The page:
Malware Spreads on Discord through Messages and Bots

Popular chat platform Discord continues to be targeted by hackers as malware spreads through both user-sent messages and third-party Discord bots.

Malicious bots and malware based on the Discord API on GitHub have recently been uncovered by Check Point Research. These bots have been found capable of key-logging, taking photos with user webcams, downloading files, and enabling the malware to launch whenever the device is booted.

In addition to bots, threat actors are also using Discord’s content delivery network (CDN) to store and deploy spyware, trojans, password stealers, and backdoors, according to a new study by Risk IQ.

“Many files sent across the Discord platform are malicious, pointing to a significant amount of abuse of its self-hosted CDN,” RiskIQ’s report stated, adding that hackers “[create] channels with the sole purpose of delivering these malicious files.”

Discord has yet to release a statement or any action steps on these security issues. In the meantime, users are advised to stay vigilant when it comes to suspicious links and bots — which may pose a challenge as Discord attracts users as young as 13 years old.

Discord Bots Targeted by Hackers

The malicious bots discovered by Check Point Research (CPR) pose a large threat to the messaging platform, as these programs are:

  • Readily available on the internet
  • Written using cross-platform language, which lets them work on different operating systems (Windows, OSX, Linux)
  • Using encrypted communication
  • Capable of running without installation

CPR tested Discord’s security by creating their own bot with “malicious functionalities.”

“We discovered that the Discord Bot API, a simple Python implementation which eases modifications and shortens the development process, can easily turn the bot into a simple Remote Access Trojan (RAT),” CPR’s report said.

A RAT is a tool that can give hackers full remote access and control on a victim’s system.

The bot’s communication process was handled by Discord, meaning it was protected by the platform’s TLSv1.3 encrypted communication.

“Aside from the fact that the communication is encrypted (which does not require any effort from the attacker), it is classified as Discord’s traffic,” CPR stated. “This means there is no way of distinguishing between malicious and legitimate traffic, which makes the malware much harder to detect.”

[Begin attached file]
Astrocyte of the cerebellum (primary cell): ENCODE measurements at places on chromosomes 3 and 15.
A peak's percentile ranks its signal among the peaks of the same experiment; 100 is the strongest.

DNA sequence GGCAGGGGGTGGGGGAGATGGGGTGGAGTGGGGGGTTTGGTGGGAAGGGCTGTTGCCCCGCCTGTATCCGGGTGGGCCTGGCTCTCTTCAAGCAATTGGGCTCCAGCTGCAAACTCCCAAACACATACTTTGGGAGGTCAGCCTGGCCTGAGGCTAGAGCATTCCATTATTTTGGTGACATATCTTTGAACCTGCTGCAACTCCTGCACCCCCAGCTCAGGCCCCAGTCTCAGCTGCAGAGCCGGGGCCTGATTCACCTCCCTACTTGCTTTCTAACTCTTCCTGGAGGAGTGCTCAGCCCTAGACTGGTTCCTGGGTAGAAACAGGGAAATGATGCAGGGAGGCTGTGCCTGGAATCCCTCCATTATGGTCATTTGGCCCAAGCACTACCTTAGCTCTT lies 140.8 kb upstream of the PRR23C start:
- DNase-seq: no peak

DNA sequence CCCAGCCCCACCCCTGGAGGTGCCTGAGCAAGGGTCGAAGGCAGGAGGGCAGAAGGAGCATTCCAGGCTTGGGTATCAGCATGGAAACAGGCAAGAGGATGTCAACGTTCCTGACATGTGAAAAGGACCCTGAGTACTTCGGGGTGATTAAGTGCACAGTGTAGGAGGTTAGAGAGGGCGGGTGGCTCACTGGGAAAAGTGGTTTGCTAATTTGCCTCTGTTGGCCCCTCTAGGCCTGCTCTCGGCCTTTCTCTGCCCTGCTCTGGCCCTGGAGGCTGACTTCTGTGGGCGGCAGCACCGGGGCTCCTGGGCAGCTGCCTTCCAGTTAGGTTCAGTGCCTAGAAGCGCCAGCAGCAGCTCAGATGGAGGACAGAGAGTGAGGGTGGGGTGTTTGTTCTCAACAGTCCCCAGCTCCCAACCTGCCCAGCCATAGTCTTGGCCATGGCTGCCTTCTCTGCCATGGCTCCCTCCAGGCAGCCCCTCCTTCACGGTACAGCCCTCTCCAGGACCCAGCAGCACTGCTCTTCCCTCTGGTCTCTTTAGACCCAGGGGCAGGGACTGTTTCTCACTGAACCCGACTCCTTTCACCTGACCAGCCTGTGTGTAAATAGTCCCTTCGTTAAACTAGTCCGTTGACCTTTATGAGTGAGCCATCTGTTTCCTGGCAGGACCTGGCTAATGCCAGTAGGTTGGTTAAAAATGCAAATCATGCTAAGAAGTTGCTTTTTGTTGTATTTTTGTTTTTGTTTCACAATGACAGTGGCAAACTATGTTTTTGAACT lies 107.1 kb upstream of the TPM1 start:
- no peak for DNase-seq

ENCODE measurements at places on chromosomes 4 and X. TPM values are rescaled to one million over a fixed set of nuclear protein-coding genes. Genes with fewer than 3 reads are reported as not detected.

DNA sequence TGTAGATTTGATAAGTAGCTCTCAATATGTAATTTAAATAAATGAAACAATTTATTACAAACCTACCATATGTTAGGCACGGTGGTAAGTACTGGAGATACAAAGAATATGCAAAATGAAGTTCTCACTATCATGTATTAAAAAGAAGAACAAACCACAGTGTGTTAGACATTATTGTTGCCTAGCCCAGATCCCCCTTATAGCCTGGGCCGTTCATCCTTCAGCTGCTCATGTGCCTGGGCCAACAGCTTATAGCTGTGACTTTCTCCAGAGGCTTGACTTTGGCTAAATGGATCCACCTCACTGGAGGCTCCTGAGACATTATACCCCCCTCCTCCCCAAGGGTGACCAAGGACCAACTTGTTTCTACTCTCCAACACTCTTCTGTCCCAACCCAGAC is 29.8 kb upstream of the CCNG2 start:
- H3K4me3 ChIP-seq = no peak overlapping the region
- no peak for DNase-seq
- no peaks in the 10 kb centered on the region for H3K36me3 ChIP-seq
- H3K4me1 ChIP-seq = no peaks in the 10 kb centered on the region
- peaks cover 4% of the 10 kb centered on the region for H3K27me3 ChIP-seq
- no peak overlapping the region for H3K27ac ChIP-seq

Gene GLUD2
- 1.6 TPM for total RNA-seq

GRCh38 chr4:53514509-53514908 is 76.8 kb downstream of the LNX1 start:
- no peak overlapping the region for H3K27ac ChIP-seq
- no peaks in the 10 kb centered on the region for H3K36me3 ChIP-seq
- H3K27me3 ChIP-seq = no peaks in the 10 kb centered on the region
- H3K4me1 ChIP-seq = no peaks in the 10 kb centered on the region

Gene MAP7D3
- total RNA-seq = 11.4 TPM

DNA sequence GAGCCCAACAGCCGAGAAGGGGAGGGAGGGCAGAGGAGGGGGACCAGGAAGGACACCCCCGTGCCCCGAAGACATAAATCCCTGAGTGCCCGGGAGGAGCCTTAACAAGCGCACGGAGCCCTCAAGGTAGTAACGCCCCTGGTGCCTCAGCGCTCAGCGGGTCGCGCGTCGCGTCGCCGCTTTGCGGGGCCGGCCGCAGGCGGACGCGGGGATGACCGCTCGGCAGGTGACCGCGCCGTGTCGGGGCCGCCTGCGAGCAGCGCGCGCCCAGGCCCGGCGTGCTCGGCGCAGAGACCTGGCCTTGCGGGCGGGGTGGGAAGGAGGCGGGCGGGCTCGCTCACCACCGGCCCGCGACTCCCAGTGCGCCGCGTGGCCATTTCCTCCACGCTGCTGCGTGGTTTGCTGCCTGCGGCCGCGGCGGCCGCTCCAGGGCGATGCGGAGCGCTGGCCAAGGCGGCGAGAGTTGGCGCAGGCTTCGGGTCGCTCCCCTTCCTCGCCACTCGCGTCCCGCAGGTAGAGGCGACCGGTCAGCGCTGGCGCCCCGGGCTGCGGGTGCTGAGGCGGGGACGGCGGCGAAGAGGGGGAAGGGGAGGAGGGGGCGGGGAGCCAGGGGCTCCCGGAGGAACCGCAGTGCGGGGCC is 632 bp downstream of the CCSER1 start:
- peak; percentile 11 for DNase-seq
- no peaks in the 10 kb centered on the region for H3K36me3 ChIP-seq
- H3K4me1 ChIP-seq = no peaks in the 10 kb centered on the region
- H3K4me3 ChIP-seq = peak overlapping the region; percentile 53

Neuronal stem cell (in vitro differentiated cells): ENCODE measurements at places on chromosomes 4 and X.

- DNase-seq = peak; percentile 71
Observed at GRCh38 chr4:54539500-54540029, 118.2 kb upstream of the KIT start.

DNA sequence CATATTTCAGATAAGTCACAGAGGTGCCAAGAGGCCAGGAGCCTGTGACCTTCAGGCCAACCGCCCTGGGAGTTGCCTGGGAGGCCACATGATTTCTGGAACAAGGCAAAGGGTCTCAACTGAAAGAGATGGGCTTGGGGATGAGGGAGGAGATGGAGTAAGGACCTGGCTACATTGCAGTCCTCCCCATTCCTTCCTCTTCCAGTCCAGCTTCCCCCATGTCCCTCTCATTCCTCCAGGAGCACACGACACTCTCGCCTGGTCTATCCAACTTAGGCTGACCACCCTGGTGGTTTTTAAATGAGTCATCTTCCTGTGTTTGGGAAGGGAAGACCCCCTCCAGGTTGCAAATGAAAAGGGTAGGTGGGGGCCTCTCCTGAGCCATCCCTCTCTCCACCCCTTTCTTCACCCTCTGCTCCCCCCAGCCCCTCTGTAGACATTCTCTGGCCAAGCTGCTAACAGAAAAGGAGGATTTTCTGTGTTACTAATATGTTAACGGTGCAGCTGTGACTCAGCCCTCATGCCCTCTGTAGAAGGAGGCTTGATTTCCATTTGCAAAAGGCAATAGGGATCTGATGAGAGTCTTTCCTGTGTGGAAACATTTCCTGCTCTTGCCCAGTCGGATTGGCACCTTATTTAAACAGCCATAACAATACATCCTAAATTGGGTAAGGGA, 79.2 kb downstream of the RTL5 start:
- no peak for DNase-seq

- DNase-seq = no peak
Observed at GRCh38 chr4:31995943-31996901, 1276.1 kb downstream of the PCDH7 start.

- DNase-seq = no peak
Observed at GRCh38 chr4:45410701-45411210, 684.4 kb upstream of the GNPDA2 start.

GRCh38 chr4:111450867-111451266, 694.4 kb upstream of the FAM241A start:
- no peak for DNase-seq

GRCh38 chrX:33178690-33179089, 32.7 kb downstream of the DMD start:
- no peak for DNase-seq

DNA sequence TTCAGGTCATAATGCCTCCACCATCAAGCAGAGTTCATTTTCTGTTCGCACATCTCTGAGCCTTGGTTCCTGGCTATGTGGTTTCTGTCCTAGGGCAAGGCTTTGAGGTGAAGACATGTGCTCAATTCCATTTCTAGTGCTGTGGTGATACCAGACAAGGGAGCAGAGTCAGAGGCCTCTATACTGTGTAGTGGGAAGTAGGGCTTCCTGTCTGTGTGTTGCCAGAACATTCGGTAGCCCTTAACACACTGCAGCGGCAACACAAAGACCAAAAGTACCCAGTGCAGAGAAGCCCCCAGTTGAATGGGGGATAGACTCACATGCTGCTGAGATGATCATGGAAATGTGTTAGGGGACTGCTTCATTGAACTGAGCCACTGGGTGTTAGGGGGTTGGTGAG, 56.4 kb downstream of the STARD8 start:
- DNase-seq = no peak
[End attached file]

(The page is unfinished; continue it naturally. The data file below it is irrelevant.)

Discord Content Delivery Network Plagued by Malware

Meanwhile, RiskIQ studied Discord’s CDN and detected several URLs containing “.exe, DLL, and various document and compressed files.” The research group found four types of malware: Backdoor, Password Stealer (PWS), Spyware, and Trojan.

“Prior reporting and forum chatter has suggested that a file is always available on the Discord CDN link, even when that file was deleted from the channel,” RiskIQ stated in its report.

“[However, we] found that the files do not continue to persist on the CDN and do indeed get deleted, returning a 403 HTTP error code when one attempts to visit the link later on. Thus, the file is no longer being distributed once deleted from the channel,” it added.

RiskIQ said it has already submitted its findings to Discord.

Staying Safe on Discord

Discord is a chat platform that allows for unlimited messaging, voice calling, and video conferencing. Initially marketed as a space for gamers, Discord has since welcomed organizations and companies on its platform. Earlier this year, it also began rolling out features targeting university students.

The platform allows users as young as 13 years old, although younger users are widely known to be on Discord, as well. Games popular among younger kids like Minecraft and Roblox have large communities on Discord. For information on keeping children safe on Discord, check out our resource guide here.

As of writing, Discord has yet to address these persistent security issues.

In the meantime, we recommend being extra careful about clicking links or downloading files on Discord. The security of Discord bots is difficult to verify, but users can usually join a bot’s community server to test out its features before inviting said bot to their personal servers. Installing an antivirus can also help protect your device from malicious software.

For more tips on safety and cybersecurity, visit our article here.

News & Tech Editor
Nica is a news and tech editor at VPNOverview. She has an educational background in journalism and has worked in content marketing across several industries, including finance and cybersecurity.